Learn To Read The Water To Catch More Fish
Fishing is like reading a book. The difference is this is a living book. Like a book, you start out by looking at the cover. Only, when you are fishing the cover is the weather conditions. You look at the wind, sun, tide, humidity, and the temperature of both the air and the water. With this knowledge, you can make the decision about how you will be fishing - by boat, kayak, or wading, using light tackle or fly. Then you can choose where you want to fish and what you are going to fish for.
Now that the basic decision-making is done, you can head for the water to do some more heavy reading. As you paddle out you see all the early morning activity on the water. There are schools of mullet of all sizes and baby shrimp jumping for their very lives up close to shore. If the bait source is running away, they are being chased by something, so that would be a good place to cast. As you look down, there are crabs scurrying across the bottom. What are they fleeing from? Notice their speed and direction, and use that information to figure out where to cast your lure.
Pay attention to where the birds are feeding. I watch especially for the blue heron, pelicans, and gulls. They are always on the fish. Follow them. If you know what to look for you can learn to read the wildlife activity on the water just like a living book. It will tell you where to find fish and what they are feeding on.
In addition to wildlife activity, what is beneath the surface matters a lot as well. Look for different structure where you are fishing, like drains. In between islands and sand bars there will be gaps where water flows through. These are high-traffic areas for bait fish, so there are usually predators nearby. I like to sit near the sides of these areas and cast into them, even more so when there is a lot of tidal movement.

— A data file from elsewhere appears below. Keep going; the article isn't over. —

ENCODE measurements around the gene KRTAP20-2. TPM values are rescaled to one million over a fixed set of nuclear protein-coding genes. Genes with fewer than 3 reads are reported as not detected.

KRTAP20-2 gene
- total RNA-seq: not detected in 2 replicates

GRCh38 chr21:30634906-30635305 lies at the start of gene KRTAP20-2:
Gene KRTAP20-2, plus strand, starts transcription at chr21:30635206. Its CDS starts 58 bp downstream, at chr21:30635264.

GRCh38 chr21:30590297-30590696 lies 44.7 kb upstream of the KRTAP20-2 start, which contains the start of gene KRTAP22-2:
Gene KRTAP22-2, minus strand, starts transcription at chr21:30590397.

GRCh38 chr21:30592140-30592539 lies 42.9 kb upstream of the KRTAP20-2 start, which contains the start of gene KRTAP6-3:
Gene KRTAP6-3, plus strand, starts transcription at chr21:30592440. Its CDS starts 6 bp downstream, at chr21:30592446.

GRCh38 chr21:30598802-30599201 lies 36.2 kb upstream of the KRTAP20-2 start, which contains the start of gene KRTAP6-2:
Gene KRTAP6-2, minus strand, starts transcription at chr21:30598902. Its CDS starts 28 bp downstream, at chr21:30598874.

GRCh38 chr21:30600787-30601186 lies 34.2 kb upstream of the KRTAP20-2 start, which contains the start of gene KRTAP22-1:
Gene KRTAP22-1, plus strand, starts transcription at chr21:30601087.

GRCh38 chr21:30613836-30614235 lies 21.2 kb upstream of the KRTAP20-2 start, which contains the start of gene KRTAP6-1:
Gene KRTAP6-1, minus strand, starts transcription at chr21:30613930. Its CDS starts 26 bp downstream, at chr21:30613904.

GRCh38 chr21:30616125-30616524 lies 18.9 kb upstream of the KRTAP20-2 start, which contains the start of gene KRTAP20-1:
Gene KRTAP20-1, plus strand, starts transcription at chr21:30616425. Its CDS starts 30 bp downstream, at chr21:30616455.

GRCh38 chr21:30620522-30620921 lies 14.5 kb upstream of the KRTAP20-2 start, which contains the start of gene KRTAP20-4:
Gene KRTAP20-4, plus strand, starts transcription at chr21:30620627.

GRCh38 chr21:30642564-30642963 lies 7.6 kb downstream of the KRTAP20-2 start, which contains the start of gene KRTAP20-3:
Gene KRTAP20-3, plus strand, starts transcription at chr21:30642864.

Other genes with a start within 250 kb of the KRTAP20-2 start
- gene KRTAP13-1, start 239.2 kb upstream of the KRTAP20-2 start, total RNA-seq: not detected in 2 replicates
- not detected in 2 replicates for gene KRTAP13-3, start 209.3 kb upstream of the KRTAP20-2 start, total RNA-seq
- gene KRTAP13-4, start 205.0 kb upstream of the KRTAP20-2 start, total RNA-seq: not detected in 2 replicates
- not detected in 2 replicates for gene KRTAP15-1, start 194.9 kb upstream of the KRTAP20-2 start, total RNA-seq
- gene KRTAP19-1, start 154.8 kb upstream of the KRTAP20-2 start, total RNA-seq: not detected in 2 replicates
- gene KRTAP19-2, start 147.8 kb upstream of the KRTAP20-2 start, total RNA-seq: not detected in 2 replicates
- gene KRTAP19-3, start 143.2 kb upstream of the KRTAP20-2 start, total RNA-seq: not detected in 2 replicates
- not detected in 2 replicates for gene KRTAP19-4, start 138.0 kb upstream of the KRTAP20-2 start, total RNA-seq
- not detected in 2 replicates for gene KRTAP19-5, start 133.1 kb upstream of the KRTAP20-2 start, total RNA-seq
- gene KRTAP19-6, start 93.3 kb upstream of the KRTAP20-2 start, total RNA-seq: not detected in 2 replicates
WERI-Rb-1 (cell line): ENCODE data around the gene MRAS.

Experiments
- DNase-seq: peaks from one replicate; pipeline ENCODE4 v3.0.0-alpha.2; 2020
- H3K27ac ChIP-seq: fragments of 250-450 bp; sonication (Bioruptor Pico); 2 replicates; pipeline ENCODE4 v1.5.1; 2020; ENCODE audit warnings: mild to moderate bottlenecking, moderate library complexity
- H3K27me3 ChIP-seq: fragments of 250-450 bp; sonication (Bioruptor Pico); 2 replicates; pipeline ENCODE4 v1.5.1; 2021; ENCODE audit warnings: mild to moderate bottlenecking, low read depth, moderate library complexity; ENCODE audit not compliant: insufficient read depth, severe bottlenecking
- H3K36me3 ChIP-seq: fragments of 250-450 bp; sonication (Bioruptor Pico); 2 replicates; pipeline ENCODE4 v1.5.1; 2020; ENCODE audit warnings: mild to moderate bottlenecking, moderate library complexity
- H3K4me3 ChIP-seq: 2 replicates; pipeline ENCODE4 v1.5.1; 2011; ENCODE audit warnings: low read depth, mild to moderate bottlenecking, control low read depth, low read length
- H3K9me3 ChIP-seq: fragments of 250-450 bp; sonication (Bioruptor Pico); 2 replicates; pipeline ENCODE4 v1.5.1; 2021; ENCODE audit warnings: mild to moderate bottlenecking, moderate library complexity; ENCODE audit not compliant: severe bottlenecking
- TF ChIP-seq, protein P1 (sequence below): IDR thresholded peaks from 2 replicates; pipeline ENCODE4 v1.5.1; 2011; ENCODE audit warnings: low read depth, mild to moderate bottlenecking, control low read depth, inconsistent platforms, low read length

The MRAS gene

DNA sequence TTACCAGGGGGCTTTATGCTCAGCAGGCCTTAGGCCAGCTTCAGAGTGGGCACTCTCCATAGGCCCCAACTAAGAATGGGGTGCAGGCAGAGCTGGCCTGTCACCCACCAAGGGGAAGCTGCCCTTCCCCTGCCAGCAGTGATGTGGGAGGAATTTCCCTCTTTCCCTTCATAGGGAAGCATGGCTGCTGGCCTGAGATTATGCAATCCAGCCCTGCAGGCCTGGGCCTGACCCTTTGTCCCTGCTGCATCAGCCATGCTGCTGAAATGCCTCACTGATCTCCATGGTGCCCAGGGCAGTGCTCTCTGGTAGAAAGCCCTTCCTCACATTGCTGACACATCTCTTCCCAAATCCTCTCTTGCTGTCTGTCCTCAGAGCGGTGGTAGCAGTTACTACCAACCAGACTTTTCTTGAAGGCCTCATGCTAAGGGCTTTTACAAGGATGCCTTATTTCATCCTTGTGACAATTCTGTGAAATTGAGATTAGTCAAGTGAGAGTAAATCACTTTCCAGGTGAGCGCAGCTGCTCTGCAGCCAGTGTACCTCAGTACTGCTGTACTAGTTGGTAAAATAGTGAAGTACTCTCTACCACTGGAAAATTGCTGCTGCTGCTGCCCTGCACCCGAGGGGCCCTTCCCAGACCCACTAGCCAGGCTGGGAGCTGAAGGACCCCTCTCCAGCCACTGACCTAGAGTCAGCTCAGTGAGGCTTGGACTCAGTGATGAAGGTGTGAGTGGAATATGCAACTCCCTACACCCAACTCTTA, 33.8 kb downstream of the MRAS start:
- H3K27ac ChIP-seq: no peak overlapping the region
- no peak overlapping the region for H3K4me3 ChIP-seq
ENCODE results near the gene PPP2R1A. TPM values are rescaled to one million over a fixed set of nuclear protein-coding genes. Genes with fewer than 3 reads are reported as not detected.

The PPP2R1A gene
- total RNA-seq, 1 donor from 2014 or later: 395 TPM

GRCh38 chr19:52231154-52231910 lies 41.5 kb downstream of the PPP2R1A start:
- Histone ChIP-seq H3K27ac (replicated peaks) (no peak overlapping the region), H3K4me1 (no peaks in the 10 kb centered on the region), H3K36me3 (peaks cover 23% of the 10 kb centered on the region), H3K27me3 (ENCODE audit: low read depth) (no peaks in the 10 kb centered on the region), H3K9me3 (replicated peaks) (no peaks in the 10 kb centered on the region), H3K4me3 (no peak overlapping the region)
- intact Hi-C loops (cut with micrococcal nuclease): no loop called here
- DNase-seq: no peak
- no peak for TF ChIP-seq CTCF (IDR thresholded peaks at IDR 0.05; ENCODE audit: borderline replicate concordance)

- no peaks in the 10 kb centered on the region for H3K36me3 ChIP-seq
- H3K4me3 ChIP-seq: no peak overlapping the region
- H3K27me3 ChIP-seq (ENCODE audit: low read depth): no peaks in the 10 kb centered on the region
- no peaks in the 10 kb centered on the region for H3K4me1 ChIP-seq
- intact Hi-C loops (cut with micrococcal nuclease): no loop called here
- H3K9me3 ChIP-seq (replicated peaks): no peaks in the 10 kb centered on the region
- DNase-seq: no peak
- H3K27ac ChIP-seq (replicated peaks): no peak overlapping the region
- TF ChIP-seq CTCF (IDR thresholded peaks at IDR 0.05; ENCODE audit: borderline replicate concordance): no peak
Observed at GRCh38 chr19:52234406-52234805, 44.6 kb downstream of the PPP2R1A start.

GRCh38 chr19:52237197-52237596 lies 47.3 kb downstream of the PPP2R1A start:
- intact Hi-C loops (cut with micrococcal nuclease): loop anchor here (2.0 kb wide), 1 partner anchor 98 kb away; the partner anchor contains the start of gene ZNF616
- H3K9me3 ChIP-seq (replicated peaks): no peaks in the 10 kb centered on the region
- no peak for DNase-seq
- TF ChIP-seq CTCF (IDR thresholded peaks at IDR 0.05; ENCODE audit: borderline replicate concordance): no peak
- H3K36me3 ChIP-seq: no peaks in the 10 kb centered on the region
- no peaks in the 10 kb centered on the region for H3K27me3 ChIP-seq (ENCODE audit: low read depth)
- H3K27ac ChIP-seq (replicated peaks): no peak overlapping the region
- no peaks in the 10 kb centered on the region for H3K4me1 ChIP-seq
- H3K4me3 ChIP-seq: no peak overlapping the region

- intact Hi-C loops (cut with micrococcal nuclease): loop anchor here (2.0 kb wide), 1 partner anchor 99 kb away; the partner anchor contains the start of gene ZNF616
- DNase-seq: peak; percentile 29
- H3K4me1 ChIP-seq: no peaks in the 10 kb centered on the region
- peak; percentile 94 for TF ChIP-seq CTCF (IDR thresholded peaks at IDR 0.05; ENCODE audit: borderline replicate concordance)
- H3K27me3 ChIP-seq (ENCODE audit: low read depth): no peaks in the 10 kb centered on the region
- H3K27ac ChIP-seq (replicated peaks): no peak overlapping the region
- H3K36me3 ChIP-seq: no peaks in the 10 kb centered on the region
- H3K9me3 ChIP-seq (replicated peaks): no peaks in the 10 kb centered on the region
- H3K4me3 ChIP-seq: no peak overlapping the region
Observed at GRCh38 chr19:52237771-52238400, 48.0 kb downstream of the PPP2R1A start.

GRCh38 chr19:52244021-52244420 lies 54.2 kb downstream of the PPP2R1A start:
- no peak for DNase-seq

I use a bone topwater lure to recon the area. Once fish are located by a strike or a blow-up, I switch to a soft plastic either weightless or not, but always weedless. Then I start working the area probing for that big bite. I section the drain area and work each one with maybe 3 or 4 casts before moving on.
The lure I use most often is the Sea Devil by Brown Lures. Usually the Pink Hologram color works best for me, but they have a bunch of different colors for any situation. This color works well for me whether the water is dark or clear. This is pretty much my go-to plan in almost any situation.
Learning to read weather conditions, wildlife activity and structure will give you a definite advantage once you get out on the water. The living book is there, you just need to learn what it all means and use that to your advantage. Give it a shot and let us know how it works for you. Please be courteous on and off the water, and take more trash than you bring. Happy Fishing!
- Prev:Catch Trout Using These Simple Tips
- Next:The Fundamentals of Fishing Supplies